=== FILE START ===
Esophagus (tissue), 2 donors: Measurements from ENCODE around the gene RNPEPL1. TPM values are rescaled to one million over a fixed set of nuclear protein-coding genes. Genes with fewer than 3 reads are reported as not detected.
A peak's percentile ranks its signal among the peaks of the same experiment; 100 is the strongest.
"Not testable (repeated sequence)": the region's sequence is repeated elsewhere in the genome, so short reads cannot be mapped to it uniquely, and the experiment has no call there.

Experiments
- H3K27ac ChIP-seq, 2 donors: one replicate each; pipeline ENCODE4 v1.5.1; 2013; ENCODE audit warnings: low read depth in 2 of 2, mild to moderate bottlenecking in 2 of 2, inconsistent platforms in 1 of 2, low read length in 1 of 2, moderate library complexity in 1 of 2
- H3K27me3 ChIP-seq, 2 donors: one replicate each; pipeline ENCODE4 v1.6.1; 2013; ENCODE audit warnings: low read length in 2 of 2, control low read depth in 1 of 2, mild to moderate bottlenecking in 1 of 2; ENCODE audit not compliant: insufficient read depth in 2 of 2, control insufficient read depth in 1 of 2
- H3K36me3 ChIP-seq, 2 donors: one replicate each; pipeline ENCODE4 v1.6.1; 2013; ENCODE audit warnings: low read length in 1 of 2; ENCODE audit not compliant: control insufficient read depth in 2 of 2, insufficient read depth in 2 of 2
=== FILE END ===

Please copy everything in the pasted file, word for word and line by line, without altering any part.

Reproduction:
Esophagus (tissue), 2 donors: Measurements from ENCODE around the gene RNPEPL1. TPM values are rescaled to one million over a fixed set of nuclear protein-coding genes. Genes with fewer than 3 reads are reported as not detected.
A peak's percentile ranks its signal among the peaks of the same experiment; 100 is the strongest.
"Not testable (repeated sequence)": the region's sequence is repeated elsewhere in the genome, so short reads cannot be mapped to it uniquely, and the experiment has no call there.

Experiments
- H3K27ac ChIP-seq, 2 donors: one replicate each; pipeline ENCODE4 v1.5.1; 2013; ENCODE audit warnings: low read depth in 2 of 2, mild to moderate bottlenecking in 2 of 2, inconsistent platforms in 1 of 2, low read length in 1 of 2, moderate library complexity in 1 of 2
- H3K27me3 ChIP-seq, 2 donors: one replicate each; pipeline ENCODE4 v1.6.1; 2013; ENCODE audit warnings: low read length in 2 of 2, control low read depth in 1 of 2, mild to moderate bottlenecking in 1 of 2; ENCODE audit not compliant: insufficient read depth in 2 of 2, control insufficient read depth in 1 of 2
- H3K36me3 ChIP-seq, 2 donors: one replicate each; pipeline ENCODE4 v1.6.1; 2013; ENCODE audit warnings: low read length in 1 of 2; ENCODE audit not compliant: control insufficient read depth in 2 of 2, insufficient read depth in 2 of 2